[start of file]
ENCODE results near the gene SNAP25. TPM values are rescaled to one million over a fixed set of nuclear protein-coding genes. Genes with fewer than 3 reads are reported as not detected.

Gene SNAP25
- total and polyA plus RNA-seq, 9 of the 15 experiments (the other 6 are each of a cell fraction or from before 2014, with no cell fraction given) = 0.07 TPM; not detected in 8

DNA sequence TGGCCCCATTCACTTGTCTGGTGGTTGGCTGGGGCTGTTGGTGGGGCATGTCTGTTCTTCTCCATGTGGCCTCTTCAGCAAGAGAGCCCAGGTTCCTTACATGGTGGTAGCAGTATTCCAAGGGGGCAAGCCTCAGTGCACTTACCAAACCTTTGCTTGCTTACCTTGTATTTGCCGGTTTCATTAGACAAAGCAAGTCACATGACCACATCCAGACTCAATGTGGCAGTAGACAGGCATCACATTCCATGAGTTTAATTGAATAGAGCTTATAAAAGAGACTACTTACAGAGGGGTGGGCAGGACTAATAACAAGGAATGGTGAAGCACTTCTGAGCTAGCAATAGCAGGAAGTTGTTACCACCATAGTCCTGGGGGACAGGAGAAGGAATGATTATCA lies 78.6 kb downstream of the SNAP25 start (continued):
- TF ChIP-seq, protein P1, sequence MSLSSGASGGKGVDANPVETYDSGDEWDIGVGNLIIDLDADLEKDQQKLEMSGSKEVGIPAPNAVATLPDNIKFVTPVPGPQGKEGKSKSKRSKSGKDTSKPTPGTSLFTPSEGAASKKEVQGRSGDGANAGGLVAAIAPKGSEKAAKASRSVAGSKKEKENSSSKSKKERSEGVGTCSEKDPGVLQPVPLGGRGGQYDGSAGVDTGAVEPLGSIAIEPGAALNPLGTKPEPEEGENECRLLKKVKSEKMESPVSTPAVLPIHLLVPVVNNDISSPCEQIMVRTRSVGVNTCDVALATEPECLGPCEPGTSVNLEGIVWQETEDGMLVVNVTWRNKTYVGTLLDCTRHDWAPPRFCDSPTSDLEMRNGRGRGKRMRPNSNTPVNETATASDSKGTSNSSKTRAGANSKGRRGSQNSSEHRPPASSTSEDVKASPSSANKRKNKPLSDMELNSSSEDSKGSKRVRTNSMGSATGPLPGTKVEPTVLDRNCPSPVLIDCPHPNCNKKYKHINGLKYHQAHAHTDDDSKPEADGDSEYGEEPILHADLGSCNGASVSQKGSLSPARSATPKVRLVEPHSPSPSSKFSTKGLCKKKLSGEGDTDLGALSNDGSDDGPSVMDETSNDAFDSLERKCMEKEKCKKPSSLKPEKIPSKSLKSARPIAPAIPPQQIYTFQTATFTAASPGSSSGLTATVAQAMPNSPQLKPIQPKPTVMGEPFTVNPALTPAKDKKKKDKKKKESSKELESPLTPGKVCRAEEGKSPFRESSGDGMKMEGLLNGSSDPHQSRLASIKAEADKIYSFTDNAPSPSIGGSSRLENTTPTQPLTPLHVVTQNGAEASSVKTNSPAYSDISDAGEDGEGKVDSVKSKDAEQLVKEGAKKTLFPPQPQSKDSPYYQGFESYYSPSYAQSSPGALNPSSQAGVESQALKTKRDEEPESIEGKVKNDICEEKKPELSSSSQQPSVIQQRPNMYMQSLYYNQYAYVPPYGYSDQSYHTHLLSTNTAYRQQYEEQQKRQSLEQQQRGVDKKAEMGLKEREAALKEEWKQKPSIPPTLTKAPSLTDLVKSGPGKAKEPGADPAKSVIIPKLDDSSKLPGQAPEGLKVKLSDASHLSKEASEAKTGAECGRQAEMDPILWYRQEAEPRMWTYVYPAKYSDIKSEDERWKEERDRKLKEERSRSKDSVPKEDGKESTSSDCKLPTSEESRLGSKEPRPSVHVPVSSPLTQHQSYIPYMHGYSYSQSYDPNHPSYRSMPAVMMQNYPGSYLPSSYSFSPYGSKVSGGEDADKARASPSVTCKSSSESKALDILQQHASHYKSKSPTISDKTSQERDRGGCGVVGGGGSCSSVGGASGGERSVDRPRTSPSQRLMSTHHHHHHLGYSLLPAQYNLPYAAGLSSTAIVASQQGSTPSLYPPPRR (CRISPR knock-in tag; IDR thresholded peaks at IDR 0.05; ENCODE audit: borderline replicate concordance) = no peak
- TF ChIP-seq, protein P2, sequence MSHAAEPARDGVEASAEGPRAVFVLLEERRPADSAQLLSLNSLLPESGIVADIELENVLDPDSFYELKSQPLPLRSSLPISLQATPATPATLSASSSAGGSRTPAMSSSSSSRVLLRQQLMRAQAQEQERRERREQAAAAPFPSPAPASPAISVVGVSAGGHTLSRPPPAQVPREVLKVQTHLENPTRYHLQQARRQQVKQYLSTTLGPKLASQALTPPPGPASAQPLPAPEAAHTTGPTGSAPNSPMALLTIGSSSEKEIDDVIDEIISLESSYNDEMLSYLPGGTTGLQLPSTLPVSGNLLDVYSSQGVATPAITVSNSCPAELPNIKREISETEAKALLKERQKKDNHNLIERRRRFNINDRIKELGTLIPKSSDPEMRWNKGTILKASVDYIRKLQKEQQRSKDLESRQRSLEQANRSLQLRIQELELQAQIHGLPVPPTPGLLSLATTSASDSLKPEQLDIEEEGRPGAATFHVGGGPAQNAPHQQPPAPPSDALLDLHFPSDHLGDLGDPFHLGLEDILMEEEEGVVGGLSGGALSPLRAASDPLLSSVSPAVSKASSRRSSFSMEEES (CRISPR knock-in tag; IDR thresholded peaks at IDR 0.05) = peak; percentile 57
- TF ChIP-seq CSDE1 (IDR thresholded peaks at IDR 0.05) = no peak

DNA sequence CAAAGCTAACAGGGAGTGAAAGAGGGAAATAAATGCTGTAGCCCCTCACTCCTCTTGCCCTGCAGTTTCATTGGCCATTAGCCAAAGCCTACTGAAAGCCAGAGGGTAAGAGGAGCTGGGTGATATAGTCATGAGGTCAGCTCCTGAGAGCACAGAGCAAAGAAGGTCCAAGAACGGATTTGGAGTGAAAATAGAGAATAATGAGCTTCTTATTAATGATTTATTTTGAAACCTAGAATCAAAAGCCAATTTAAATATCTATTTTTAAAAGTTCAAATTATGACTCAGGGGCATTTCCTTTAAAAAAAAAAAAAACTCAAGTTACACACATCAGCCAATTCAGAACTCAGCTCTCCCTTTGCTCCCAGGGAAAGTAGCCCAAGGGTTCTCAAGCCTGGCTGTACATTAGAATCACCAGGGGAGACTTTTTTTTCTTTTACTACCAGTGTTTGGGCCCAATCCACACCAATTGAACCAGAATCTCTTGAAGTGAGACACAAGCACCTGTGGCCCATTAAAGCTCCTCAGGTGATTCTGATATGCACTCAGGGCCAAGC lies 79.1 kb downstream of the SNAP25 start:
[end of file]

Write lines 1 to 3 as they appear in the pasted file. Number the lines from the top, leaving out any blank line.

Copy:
ENCODE results near the gene SNAP25. TPM values are rescaled to one million over a fixed set of nuclear protein-coding genes. Genes with fewer than 3 reads are reported as not detected.

Gene SNAP25
- total and polyA plus RNA-seq, 9 of the 15 experiments (the other 6 are each of a cell fraction or from before 2014, with no cell fraction given) = 0.07 TPM; not detected in 8